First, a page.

Nonforfeiture Clause

Published: | Updated: April 17, 2018

Definition - What does Nonforfeiture Clause mean?

A nonforfeiture clause is an element found in permanent life insurance policies and long-term care policies. These clauses stipulate that the insured will receive some of the benefits or a refund of their premiums paid if their policy lapses as the result of a missed premium payment.

In most cases, the insured party will have to make premium payments for three years before they can benefit from a nonforfeiture clause.

A nonforfeiture clause is also known as a nonforfeiture provision.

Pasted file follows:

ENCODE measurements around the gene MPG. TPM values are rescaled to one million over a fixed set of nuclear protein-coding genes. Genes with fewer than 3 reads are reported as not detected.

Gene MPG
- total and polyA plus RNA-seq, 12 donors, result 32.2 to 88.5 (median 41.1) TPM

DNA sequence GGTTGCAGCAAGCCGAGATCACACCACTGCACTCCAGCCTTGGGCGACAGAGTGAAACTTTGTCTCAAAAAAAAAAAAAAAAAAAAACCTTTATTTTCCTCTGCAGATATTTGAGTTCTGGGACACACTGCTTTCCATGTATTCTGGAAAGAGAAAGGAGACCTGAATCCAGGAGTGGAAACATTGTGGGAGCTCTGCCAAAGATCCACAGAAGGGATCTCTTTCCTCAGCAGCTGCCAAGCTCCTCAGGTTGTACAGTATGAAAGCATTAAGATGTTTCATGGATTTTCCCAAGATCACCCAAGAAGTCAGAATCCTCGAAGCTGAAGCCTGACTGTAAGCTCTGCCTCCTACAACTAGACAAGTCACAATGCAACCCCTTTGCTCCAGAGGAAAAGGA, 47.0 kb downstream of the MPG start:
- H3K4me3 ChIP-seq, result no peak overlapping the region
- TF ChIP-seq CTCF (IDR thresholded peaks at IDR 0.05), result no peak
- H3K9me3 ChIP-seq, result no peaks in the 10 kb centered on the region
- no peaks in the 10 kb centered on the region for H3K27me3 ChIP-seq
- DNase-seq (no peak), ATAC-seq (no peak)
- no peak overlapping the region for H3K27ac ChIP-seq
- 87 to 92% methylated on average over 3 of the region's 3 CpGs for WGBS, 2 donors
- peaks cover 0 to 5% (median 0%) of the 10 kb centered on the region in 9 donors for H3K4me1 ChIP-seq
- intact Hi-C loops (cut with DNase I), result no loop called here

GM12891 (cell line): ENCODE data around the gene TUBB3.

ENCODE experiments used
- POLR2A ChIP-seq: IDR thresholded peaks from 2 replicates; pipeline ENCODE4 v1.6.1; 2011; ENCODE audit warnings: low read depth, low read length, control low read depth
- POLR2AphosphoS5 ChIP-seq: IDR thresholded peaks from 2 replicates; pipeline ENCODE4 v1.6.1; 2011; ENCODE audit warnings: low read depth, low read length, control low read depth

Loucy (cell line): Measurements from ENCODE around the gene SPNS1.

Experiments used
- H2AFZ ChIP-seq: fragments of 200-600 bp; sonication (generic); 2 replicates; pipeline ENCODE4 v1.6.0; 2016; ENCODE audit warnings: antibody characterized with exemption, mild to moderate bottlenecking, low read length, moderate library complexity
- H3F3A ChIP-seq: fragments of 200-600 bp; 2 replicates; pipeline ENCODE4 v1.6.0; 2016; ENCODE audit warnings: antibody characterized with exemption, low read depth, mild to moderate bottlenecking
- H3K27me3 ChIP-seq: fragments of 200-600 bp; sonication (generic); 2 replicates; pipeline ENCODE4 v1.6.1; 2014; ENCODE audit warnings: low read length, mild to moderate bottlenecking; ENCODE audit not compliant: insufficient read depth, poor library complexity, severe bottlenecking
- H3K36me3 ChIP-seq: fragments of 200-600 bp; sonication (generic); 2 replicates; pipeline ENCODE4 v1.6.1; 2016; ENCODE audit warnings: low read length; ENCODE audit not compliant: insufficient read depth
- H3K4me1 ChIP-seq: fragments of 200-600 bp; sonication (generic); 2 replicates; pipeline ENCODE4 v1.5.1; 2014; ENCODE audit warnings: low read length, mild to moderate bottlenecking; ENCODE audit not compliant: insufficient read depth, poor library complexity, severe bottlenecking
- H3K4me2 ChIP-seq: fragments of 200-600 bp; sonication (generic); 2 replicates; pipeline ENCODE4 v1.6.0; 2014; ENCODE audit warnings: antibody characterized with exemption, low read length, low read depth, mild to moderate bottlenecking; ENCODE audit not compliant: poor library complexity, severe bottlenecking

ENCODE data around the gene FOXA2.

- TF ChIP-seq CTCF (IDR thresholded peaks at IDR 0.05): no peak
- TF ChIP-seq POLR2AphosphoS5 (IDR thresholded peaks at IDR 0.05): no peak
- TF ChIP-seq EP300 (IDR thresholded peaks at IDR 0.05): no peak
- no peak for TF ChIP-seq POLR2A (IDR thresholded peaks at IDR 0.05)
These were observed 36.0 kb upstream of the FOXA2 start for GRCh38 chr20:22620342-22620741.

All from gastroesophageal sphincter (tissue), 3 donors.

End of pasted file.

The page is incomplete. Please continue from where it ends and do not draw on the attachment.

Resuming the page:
Insuranceopedia explains Nonforfeiture Clause

If the insurance policy has been in force for a sufficient amount of time, the nonforfeiture values will come into effect either when the insured party's coverage is terminated after failing to pay or when they choose to surrender their policy.

Depending on the policy, previous payments are converted into a full payment for less coverage, the schedule of payments is changed, or the insurer may refund either a portion of the premiums paid or the entire amount.

Another nonforfeiture option available to the insured is to use the face value of the whole life insurance policy to purchase more affordable term life coverage.


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Whether you're just starting to look into life insurance coverage or you've carried a policy for years, there's always something to learn.

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